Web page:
May 17 2010

May 2010 Newsletter

Published by under Newsletters



May 2010



Donald Feist talked about the book:

“Thank God for Evolution”

Don said:
One thing fundamental to this book is the distinction the writer, Michael Dowd,  makes between private revelation, for which the source is an individual and which can only be believed or rejected, and public revelation which is built up and tested and always subject to review in the modern scientific enterprise [taking science in a very wide sense, to include such things as history].   Dowd claims that he is a religious knower, rather than a religious believer because he relies on this public revelation, and no longer on the private revelation he once accepted.
Surely something to discuss here.

Later in the book he goes on to argue that evolutionary psychology, and knowledge of the stages through which the human brain has evolved, show that a lot of traditional Christian ideas of sin do not fit with the facts.   Scope here too, I reckon, for discussion.


A lot of what Michael Dowd says in “Thank God for Evolution” is built on “The Great Story” or “The Universe Story” which he believes is a much better basis for religion in the modern world than any of the stories in ancient books which offer an understanding of what humans are, and where they fit into the scheme of things.    Dowd tells of the transforming effect on him of hearing a lecturer,    “ .. who began by telling the scientific story of the Universe in a way that I had never heard it told before – as a sacred epic”.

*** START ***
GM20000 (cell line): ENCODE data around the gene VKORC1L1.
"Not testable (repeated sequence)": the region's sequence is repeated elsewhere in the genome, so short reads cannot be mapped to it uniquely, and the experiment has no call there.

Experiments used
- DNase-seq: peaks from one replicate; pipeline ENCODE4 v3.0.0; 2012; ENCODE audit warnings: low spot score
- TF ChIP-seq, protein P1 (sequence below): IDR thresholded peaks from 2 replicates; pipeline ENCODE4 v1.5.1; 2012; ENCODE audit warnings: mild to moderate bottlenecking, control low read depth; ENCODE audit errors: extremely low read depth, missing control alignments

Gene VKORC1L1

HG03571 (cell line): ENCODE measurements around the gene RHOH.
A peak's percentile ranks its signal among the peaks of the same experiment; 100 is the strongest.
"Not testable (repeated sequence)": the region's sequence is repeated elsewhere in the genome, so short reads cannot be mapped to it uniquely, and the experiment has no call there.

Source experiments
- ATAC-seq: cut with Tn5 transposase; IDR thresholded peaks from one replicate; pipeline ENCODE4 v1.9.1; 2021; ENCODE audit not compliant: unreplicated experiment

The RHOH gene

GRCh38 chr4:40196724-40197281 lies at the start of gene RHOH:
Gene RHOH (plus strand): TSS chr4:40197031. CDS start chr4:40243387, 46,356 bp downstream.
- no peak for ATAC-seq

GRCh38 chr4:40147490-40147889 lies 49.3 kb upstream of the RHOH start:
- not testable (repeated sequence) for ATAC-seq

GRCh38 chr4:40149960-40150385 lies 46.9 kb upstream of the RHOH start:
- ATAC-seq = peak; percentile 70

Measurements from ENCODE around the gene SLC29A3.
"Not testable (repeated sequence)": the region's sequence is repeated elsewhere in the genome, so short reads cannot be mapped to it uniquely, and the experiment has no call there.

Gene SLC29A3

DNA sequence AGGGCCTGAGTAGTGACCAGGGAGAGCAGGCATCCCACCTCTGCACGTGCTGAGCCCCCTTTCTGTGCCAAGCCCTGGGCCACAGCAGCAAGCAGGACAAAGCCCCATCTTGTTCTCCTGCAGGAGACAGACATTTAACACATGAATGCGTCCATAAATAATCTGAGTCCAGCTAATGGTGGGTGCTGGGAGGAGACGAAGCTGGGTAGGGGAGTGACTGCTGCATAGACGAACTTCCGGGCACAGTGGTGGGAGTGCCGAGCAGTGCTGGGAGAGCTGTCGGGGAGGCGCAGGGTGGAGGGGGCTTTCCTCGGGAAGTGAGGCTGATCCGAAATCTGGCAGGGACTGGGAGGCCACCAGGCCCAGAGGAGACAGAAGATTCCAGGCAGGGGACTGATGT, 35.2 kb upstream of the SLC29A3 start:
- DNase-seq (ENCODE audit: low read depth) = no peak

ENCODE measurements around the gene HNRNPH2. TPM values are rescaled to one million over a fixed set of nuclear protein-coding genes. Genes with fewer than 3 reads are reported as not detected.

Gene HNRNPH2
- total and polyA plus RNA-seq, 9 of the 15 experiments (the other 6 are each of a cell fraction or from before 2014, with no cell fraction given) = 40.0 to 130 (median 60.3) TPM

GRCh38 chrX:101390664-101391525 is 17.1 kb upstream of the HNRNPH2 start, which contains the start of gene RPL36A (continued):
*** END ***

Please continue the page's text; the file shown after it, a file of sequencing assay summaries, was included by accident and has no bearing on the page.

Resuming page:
These quotes from the book will, I hope, give you an idea of the story he is referring to:

“Here’s the whole story in one line:  You take a great cloud of hydrogen gas, leave it alone, and it becomes rosebushes, giraffes, and human beings”.

[Brian Swimme. quoted on  p. 133]

“The epic of evolution is the sprawling interdisciplinary narrative of evolutionary events that brought our Universe from its ultimate origin to its present state of astonishing diversity and organisation.  Matter was distilled out of radiant energy, segregated into galaxies, collapsed into stars, fused into atoms, swirled into planets, spliced into molecules, captured into cells,  mutated into species, compromised into ecosystems, provoked into thought and cajoled into cultures.  All of this (and much more) is what matter has done as systems upon systems of organisation have emerged over 14 billion years of creative natural history.”

[Loyal Rue, quoted  p. 84]

“Tell me a story more wondrous than that of a living cell forged from the residue of an exploding star.  Tell me a story of a transformation more magical than that of a fish hauling out onto land and becoming amphibian, or a reptile taking to the air and becoming bird, or a mammal slipping back into the sea and becoming a whale.  Surely this science-based culture, of all cultures, can find meaning and cause for celebration in its very own cosmic creation story”.

[Connie Barlow, quoted p. 142]

“For the Universe story to become our story, however,  amazement is not enough.  We need to feel relationship.  We must make a connection, sprout an umbilical cord to the Cosmos.  What out there can offer us such relationship?
Simply this: ancestral stars are part of our genealogy.  We can now know and feel a familial bond to the heavens.  Every atom in our bodies, other than hydrogen, was forged in the fiery belly of a star who lived and died and recycled itself back to the galaxy before our own star, the Sun, was born.”                      [ p. 89 ]